as for whether atheism can fill that notorious “God-shaped hole,” well [says Jerry Coyne] it obviously can. Look at Sweden and Denmark—indeed, much of northern Europe—where atheism is common. And yet the inhabitants are not casting about wildly for something to replace faith. To some extent the state has met those needs, by providing health care, help for the sick and aged, social services, unemployment, maternity/paternity leave, and so on. And people’s “needs” to engage with other humans seem to have been met in those countries as well. As for the “need” to think that you’ll live on after death, well, I don’t think it’s our responsibility to replace such a lie, and it would be impossible to do so anyway...
as religion wanes—and I think that’s inevitable—those ‘needs’ will be met by secular organizations and practices. Any attempts to set them up in advance, as in Alain de Botton’s prescriptions below, are artificial and will be ineffectual. My view is that we should first cut out the cancer of religion, and then administer what plastic surgery we can to the holes that remain.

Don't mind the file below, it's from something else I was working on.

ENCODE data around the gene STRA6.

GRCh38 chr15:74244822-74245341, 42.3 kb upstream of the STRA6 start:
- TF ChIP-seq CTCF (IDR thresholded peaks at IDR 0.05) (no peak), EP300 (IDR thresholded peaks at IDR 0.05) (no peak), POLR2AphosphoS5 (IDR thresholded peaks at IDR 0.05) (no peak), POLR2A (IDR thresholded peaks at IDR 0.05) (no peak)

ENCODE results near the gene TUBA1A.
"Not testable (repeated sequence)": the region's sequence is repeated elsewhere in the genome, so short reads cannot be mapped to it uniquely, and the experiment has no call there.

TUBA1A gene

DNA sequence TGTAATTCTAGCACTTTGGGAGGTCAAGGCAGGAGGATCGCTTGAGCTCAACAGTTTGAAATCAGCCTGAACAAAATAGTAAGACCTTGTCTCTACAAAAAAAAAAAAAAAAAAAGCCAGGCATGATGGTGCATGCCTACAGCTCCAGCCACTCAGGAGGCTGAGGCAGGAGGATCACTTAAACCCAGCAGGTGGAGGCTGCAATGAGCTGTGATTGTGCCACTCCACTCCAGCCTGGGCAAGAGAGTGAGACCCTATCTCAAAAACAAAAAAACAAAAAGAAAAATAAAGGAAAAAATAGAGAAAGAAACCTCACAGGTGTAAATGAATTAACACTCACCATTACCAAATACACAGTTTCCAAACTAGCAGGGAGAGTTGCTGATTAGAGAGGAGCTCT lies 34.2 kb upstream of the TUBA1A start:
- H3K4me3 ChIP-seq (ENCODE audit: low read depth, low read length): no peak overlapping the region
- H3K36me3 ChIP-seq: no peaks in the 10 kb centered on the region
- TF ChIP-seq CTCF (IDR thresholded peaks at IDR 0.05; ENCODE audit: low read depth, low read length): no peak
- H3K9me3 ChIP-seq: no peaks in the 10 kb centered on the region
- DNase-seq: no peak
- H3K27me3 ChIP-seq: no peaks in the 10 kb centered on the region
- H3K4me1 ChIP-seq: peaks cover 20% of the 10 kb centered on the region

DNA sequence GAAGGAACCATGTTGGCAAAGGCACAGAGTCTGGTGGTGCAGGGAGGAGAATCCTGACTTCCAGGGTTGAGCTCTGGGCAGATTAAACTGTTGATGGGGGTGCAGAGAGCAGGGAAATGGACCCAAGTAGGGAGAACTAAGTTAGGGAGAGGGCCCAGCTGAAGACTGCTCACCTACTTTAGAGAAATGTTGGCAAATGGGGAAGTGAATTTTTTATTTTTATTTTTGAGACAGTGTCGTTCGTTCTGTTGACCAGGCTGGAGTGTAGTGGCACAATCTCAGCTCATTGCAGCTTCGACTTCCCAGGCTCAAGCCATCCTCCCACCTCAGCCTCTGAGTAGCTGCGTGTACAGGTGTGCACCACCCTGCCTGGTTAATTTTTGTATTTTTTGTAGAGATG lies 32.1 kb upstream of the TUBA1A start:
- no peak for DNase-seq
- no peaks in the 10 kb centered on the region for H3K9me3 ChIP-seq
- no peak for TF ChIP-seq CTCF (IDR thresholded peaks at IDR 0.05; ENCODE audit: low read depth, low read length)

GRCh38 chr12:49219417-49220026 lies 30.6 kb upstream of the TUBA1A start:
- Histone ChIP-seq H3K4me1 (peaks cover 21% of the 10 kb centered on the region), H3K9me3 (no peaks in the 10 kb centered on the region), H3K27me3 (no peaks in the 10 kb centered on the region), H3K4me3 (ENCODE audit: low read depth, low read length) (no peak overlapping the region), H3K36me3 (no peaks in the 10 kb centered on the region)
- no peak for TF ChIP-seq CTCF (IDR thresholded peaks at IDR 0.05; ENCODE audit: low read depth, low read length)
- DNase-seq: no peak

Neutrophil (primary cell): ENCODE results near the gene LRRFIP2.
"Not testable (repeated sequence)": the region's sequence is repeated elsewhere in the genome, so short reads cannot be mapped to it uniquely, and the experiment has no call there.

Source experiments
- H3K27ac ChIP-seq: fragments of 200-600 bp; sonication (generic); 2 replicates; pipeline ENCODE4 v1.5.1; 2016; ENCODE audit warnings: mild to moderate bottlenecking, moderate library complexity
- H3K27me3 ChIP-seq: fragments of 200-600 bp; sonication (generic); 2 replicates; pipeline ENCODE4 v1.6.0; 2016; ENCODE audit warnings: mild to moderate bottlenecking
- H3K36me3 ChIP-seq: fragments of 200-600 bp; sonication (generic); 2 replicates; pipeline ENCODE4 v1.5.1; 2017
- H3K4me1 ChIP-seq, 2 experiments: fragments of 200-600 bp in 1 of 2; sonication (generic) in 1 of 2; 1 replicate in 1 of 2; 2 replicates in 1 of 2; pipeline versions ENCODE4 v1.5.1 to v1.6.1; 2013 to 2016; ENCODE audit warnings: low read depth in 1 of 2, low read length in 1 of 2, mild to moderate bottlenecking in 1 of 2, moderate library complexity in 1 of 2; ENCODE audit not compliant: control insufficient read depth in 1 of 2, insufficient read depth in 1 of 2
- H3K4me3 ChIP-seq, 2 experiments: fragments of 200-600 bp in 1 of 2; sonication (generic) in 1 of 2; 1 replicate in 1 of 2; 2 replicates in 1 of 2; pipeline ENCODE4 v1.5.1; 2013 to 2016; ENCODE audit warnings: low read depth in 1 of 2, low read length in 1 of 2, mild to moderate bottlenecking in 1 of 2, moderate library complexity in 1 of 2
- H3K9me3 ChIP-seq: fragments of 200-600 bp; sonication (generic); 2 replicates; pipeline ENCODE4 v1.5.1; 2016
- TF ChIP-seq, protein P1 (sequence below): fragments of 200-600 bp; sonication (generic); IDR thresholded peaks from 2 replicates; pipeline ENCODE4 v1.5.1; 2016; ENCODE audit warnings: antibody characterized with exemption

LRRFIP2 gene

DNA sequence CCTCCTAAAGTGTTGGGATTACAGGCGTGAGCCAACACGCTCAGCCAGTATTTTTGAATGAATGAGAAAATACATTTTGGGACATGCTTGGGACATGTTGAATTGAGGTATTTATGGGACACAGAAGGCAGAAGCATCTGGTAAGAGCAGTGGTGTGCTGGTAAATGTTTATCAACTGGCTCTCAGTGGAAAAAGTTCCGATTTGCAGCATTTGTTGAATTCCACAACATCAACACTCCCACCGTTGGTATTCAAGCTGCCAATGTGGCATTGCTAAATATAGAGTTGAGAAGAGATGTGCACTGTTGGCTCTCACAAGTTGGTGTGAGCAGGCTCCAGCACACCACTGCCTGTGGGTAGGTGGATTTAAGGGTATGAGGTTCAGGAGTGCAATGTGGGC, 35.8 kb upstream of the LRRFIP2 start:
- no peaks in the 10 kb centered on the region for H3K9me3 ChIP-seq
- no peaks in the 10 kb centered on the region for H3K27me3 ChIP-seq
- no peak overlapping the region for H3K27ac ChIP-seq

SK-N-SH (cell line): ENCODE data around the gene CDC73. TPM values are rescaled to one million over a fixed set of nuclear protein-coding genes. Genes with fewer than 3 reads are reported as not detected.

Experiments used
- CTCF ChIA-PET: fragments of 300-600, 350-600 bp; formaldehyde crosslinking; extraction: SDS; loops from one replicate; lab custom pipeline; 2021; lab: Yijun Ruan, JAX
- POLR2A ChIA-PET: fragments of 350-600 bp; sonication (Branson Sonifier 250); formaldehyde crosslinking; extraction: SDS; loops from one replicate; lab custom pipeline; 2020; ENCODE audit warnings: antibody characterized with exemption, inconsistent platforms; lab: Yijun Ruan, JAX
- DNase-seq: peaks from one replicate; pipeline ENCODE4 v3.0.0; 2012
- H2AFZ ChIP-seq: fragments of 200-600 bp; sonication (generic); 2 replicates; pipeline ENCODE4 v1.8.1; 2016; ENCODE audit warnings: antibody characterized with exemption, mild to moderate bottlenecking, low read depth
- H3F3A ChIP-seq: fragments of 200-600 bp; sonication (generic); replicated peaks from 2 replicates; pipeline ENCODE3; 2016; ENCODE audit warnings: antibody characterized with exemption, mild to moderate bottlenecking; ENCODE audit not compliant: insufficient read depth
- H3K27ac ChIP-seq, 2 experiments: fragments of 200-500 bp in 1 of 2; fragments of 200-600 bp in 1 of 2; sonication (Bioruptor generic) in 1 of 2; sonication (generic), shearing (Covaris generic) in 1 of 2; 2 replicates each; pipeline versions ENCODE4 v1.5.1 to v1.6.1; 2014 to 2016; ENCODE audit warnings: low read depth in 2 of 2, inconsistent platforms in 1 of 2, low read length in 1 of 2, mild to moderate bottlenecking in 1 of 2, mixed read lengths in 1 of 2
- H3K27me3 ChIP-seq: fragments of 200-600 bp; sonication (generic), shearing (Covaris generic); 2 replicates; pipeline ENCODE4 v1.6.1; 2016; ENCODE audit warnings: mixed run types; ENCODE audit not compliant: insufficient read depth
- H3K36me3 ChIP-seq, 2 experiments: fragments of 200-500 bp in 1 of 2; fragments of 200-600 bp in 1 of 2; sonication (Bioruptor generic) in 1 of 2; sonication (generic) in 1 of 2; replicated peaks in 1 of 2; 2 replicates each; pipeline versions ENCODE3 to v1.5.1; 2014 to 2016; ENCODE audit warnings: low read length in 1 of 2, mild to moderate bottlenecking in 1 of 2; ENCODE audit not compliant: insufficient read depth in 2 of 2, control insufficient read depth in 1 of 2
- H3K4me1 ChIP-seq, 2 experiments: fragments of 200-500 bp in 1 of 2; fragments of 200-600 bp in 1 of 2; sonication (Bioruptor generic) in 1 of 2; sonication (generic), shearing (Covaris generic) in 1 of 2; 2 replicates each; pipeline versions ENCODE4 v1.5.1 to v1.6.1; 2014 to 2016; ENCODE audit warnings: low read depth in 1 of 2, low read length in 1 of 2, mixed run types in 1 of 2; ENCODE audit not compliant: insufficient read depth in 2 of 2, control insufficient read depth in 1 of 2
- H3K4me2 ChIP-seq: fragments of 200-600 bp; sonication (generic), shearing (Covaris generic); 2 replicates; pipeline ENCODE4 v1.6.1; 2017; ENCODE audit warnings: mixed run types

At any rate, in a piece called “After God: What can atheists learn from believers?“, the New Statesmen has collected five notables who criticize NA and have published mini-essays on why faith is okay. You need to read this yourself rather than just the summaries I give below, but here’s a brief guidelines to the beefs of the faithful and faitheists... A slew of apologists and atheist butters in The New Statesman « Why Evolution Is TrueMy view: intolerant, fundamentalist, hell-breathing faith IS a cancer... but not all faith is that way. Admittedly, here in the south it can sometimes feels that way. In any case, the New Atheists aren't so new any more. Might be time to write another chapter.